Sunday, March 4, 2012

An Irish Feast Article

An Irish Feast

While everyone else is off drinking green beer, discover the true cuisine of Ireland.

No Beef

Historically, beef was a delicacy enjoyed only by Ireland's wealthy. Cattle were originally kept for their milk, and sheep for their wool. This left old hens and pigs as the more likely contenders for the pot.
When the Irish emigrated to America and Canada, where both salt and meat were cheaper, they treated beef the same way they would have treated pork or bacon at home in Ireland: they soaked it to draw off the excess salt, then braised it with cabbage. From here, the many versions of corned beef and cabbage that exist today have evolved.

Other Options

So what will people in Ireland be eating on St. Patrick's Day?
Most will start the day with a good old Irish Breakfast: fried rashers of bacon, fried sausage, fried black pudding, fried tomato, and a fried egg. If that's not enough, you can always go one step further and have an Ulster Fry. It's the bread that makes it special: fried potato bread made out of yesterday's leftover spuds and fried soda farls to boot. Oh, and don't forget that pint of Guinness beside it, just for good measure.

Meat and Potatoes

Irish Stew will figure highly in many restaurants and homes, as broths and stews are the cornerstone of Irish gastronomy. Because Irish stew is so wholesome and unpretentious, there's no disputing that it is still one of the best casserole dishes in the entire world.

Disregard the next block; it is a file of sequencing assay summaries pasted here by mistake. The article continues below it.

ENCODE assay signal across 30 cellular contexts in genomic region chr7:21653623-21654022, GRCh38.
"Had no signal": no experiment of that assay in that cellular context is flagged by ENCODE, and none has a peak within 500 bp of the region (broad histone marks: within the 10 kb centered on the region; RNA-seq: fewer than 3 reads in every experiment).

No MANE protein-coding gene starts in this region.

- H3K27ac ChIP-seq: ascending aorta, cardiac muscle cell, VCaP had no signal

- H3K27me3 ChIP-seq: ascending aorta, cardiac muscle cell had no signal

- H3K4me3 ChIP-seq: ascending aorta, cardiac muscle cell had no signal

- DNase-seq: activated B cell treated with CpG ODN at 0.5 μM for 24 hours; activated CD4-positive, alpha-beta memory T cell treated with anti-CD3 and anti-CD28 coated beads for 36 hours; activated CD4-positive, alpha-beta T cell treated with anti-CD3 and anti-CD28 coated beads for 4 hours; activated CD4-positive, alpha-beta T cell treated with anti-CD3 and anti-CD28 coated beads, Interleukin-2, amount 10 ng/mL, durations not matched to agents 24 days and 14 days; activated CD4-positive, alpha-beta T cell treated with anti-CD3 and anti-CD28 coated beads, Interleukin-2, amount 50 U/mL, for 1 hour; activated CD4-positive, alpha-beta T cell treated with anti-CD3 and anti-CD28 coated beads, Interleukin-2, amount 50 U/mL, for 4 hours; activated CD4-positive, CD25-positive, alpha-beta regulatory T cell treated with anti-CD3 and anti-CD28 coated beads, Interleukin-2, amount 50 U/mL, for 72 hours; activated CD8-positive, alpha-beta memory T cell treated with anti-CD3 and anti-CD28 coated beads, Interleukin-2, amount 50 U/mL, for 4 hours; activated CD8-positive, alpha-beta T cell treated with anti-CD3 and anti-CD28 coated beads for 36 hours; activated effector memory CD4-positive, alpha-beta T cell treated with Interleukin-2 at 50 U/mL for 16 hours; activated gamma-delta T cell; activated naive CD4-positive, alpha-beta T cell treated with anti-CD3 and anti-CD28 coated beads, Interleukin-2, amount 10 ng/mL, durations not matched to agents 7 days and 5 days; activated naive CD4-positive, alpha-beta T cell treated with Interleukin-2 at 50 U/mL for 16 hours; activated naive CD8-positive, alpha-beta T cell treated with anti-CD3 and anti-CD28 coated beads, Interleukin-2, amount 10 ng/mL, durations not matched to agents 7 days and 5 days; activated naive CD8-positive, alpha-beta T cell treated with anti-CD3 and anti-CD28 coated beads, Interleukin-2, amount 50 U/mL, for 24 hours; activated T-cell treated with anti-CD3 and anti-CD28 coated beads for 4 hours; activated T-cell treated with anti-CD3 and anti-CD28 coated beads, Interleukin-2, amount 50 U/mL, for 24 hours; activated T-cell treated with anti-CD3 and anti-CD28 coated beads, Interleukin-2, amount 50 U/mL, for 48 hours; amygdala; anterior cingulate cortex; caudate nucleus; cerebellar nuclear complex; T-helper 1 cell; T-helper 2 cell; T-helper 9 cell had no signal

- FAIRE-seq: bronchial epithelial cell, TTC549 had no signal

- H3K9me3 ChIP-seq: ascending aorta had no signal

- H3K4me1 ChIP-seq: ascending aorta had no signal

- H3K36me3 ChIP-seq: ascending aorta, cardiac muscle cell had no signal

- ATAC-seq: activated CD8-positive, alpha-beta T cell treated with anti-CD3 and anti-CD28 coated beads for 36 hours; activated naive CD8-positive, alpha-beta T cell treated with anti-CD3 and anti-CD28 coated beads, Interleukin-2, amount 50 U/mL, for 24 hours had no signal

Everyone knows that the Irish have an ongoing love affair with the potato. They talk about last year's potatoes, this season's potatoes, great potato vintages--people in Ireland talk about potatoes the way the French talk about wine. Potatoes dishes such as Colcannon and Champ, therefore, are always popular choices.
Colcannon (from the Gaelic word cole, meaning cabbage) is made of cabbage that has been cooked in milk and blended with buttery mashed potatoes. It's traditionally served in a fluffy pile with a sort of well in the centre that's filled with even more melted butter for dipping each forkful into. Champ is more favored in the Northern counties of Ireland. It's equally heavenly in taste; the only difference is it's made with scallions.
So, to answer the question--what will the Irish be eating on St. Paddy's Day?--boils down to a matter of preference. Many might respond, "Eat? I'll just be drowning my shamrock."

No comments:

Post a Comment